The project is massive, to say the least. Morganza is a 72-mile winding path that will connect levees, locks and other systems stretching from St. Mary Parish, around Terrebonne and beyond Lafourche. It's expected to protect about 120,000 people and 1,700 square miles of land against storm surges such as those produced by Katrina and Rita. The price tag: $886.7 million for Category 3 hurricane protection.
The project has a robust constituency in south Louisiana, supported by newspaper editorials and endless town hall meetings, but Congress has not been as kind. Morganza originally was authorized in 2000 as part of the Water Resources Development Act, also known as WRDA. The status is essential, because Congress rarely doles out real dollars to projects that don't have authorization. The U.S. Army Corps of Engineers, however, failed to deliver a feasibility report on time and the authorization expired.
In every year since, Congress has been unable to move another WRDA bill to passage, for a variety of reasons, and Morganza has thus stalled. Another last-ditch effort for authorization was launched during the final hours of last month's session. While it passed the House, the proposal ultimately was thwarted by Sen. Tom Coburn, a Republican from Oklahoma, who called Morganza "pork-barrel" spending. Reportedly, the hold-up also was due to a misunderstanding about dredging depths.
Now Sen. Mary Landrieu and Rep. Charlie Melancon are back with a stand-alone measure for the ongoing session that would authorize the entire Morganza project, which equates to $576.4 million for the feds' 65 percent portion. The state's 35 percent share would be about $310.3 million. Local authorities, in concert with the state, already have spent millions on design and planning. In Terrebonne Parish, voters have even assessed themselves a quarter-cent sales tax to help pay the tab. As such, there's no good reason for Morganza to get stuck in political muck.
"Anyone who considers levees to be 'pork' clearly doesn't understand the devastation of seeing your home flooded as so many were after Hurricanes Katrina and Rita," says Landrieu, a New Orleans native.
The challenge this time around, though, is deeply rooted in semantics. By most accounts, there is no real opposition to Morganza's mission, but that doesn't guarantee passage as a stand-alone measure outside of the WRDA bill. Mark Davis, director of the new Institute on Water Resources Law and Policy at Tulane Law School, says he has seen very few independent authorizations such as this make it through the entire congressional process. There's also a mind-set among lawmakers that encourages them to push their own stand-alones when they see another succeed -- and therefore the practice is discouraged.
Nonetheless, the project's time in the WRDA bill has yet to yield anything of real value, and people are getting impatient. It's time for a change. "While there are people that question some of the design aspects and other elements, it's the WRDA bill that has held this process up," Davis says. "Morganza has been a victim of the WRDA paralysis. It's holding this thing hostage."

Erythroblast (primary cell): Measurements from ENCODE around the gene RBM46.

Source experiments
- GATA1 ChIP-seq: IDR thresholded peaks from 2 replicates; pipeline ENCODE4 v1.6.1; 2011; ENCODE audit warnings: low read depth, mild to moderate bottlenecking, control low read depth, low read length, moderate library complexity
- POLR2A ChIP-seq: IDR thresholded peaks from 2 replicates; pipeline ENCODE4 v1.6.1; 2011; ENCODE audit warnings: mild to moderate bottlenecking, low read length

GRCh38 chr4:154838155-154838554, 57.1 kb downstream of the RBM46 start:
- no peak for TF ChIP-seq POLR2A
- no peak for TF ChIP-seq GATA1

Melancon, who lives and works in Napoleonville, says the state can build on the momentum it gained late last year from securing additional oil and gas royalties. Discussions presently are being held with House leaders on the matter, he adds, but it's too early to tell where any opposition might arise.
While Melancon says he doesn't want to put the "cart before the horse," he and Landrieu need to start searching for money in the 2007-08 federal budget -- after all, an authorization without an appropriation is useless. "But that's a little further down the road," he says. "We'll cross that bridge when we get there."
As for why Morganza should be the state's first brick-and-mortar "priority" during this session, at least when it comes to coastal restoration and hurricane protection, Melancon argues that the region has waited long enough and that the project needs to gain some ground -- both literally and figuratively. Granted, it only covers a section of Louisiana's central coastline, but that still represents progress.
"This has been the only project in the state sitting there for six years," Melancon says. "People have been waiting to get this thing moving. They got screwed. That's the justification."
From a political perspective, the legislation foreshadows a policy partnership between Melancon and Landrieu that may flourish in the coming years, especially considering they both play the role of insiders in the new Democratic Congress. And while the legislation is only a single step in the battle to protect Louisiana's coast, it could generate some serious PR capital for the duo.
"It could easily be another political triumph for them, especially for folks in south Louisiana," Davis says. "They can go back and say they're on the top of their game. But at the end of the day, merely authorizing Morganza does not mean Category 5 protection or serious coastal restoration. It's just one piece."
Jeremy Alford can be reached at email@example.com